Possession Of An Illegal Weapon
Hamilton NJ Illegal Weapon Lawyers
New Jersey Law prohibits the possession of certain weapons that are deemed “illegal” under any circumstance. The broad list of weapons that are unlawful include a sawed off shotgun, defaced firearm, hollow tip bullets, hand-cuffs, a stun gun and high capacity ammunition magazine. At the Law Offices of Jonathan F. Marshall, our criminal defense lawyers aggressively represent people who have been accused of illegal and prohibited weapon violations throughout Mercer County, including clients charged in Hamilton, Trenton, Ewing, East Windsor and Lawrence Township. We will identify your best possible legal defense and tenaciously pursue it and any others available throughout the case. Although a plea bargain is a good alternative in some cases, our attorneys are fully prepared to go to the mat for you, because criminal defense is our passion. If you would like to speak to an attorney on our staff about the circumstances that led to your offense, contact our Hamilton Office or another one of our Mercer County locations for a free consultation. A lawyer is available 24/7 at 609–683–8102.
Elements of the Offense
Possession of a prohibited weapon, as outlined in N.J.S.A. 2C:39-3, is either a fourth degree or third degree crime. There are three basic components or requirements to an illegal/prohibited weapon charge that the Mercer County Prosecutor’s Office must prove beyond reasonable doubt, including:
- Illegal Weapon: the object must be an illegal weapon such as a silencer, destructive device (e.g. bomb, explosives, etc.), body penetrating bullets such as hollow tip or Teflon coated ammunition, a defaced handgun or other firearm, switchblade, handcuffs, brass knuckles, stun gun or high capacity clip or magazine.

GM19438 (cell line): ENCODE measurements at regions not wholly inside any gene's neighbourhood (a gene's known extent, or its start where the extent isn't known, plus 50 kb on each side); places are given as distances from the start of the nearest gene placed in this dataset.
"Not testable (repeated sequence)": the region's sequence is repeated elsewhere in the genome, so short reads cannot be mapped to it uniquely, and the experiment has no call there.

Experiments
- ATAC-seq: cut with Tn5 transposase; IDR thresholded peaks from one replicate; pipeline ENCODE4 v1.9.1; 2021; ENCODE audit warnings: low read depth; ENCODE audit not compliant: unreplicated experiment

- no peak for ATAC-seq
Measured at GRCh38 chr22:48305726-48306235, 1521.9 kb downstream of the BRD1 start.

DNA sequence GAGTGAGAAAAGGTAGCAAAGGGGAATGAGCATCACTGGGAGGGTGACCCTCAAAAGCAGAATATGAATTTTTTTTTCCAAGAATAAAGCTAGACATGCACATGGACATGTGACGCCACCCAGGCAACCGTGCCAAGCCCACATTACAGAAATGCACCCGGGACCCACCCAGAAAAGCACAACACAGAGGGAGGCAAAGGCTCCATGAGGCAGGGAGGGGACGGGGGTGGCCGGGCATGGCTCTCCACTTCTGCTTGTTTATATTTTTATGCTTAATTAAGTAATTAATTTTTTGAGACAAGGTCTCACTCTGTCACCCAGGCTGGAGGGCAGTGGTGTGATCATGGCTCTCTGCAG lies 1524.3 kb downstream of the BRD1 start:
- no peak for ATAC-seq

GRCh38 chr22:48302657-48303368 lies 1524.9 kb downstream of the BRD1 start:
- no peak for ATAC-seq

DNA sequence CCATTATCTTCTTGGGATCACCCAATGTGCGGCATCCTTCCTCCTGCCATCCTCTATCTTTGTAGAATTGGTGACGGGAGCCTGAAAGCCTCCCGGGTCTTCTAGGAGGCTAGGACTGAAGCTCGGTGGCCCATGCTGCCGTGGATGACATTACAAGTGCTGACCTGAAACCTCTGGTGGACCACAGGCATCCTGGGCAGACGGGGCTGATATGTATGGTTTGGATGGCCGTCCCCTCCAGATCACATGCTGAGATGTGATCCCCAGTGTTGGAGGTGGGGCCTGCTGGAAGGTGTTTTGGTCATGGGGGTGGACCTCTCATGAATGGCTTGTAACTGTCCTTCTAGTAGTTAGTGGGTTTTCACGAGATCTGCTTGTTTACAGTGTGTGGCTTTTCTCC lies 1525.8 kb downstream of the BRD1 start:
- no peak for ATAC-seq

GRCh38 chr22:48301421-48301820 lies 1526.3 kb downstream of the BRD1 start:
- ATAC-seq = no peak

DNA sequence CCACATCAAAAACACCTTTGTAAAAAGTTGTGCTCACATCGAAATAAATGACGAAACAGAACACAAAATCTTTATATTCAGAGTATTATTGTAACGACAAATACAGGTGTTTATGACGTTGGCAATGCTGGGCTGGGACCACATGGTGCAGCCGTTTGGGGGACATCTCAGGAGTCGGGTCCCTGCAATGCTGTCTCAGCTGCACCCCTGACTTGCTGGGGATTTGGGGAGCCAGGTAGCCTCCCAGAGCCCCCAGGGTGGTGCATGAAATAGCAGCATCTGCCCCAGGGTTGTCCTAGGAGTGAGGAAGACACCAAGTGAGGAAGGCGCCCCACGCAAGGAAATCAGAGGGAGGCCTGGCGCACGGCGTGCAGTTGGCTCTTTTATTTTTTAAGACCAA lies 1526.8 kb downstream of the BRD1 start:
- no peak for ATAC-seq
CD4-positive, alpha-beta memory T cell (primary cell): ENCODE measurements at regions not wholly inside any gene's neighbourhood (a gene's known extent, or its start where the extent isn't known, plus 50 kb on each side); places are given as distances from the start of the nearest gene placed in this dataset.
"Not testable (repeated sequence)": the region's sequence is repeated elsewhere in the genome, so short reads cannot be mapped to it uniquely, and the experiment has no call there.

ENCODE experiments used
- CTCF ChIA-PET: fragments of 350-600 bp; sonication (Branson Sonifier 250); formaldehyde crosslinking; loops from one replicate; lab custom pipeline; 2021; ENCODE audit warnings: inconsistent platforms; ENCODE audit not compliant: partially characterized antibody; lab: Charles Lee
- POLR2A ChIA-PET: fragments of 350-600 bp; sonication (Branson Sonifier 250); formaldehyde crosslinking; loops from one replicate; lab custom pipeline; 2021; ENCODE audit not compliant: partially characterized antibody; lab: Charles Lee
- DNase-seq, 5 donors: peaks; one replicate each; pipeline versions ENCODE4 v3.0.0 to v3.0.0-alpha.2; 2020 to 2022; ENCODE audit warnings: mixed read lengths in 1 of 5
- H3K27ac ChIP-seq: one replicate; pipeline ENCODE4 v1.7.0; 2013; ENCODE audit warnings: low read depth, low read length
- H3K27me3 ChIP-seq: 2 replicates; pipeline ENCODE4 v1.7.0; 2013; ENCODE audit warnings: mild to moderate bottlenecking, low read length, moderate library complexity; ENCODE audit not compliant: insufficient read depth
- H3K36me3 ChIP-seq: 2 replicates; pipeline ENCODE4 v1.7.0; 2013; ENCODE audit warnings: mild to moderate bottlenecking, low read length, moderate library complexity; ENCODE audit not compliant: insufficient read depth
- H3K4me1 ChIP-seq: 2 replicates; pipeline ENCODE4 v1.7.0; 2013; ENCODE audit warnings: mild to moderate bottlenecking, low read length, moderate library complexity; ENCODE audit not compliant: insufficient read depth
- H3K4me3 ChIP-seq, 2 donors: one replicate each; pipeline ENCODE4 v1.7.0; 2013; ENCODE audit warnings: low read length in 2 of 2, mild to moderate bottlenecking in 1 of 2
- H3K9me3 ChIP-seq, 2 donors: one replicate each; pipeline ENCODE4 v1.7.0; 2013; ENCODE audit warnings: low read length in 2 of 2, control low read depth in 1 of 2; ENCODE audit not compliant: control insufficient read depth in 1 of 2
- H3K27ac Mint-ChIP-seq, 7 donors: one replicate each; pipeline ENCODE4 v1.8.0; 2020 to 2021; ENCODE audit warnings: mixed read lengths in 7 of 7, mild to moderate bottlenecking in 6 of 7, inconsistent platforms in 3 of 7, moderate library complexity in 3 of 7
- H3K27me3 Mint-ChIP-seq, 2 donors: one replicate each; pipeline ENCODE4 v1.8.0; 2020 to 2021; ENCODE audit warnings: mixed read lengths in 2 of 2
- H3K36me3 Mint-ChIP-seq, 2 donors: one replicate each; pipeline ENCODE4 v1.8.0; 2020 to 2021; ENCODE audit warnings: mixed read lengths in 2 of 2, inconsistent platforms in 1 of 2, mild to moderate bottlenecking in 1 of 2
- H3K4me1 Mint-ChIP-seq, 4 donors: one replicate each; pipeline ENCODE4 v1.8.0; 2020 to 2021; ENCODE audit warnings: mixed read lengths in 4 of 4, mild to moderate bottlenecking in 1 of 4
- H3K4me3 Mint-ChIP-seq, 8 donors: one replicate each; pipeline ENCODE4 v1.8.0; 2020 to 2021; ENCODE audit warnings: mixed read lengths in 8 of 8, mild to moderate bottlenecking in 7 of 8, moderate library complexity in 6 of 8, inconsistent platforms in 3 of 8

- Possession: In many contexts, possession is synonymous with proximity. But in this context, possession really means custody and control.
- Knowledge: You must know what the weapon is in order to be convicted under 2C:39-3. This does not mean knowledge, however, that the item is illegal but only what it is.
“Reasonable doubt” basically means that the prosecutor’s evidence is so overwhelming that the state’s version of events is the only plausible explanation. Despite the name, according to one prominent case, a jury only needs to be uncertain about the evidence to acquit the defendant.
Under 2C:39-3, a prohibited weapons includes:
- Sawed-Off Shotguns: A shotgun must be altered or shortened in such a way as to be considered “sawed off” in violation of this law. Possession of a sawed off shotgun is a third degree crime.
- Silencer: Although not a “destructive device” in and of itself, silencers make guns much more dangerous and serve little or no other purpose besides violence against another person. It is a fourth degree crime to possess a silencer in violation of 2C:39-3(c).
- Defaced Weapons: Typically, this offense involves filing off a gun’s serial number or other identifying information. Antique firearms are exempt. In accordance with 2C:39-3(d) possessing a defaced handgun, rifle or other firearm is a fourth degree crime.
- Armor-Piercing Ammunition: Unless the person is a law enforcement officer, a certified firearms collector, or another exception applies, it is illegal to possess dum-dum or hollow point rounds. Possession of armor piercing ammunition such as hollow tips or Teflon coated bullets is a fourth degree crime under 2C:39-3(f).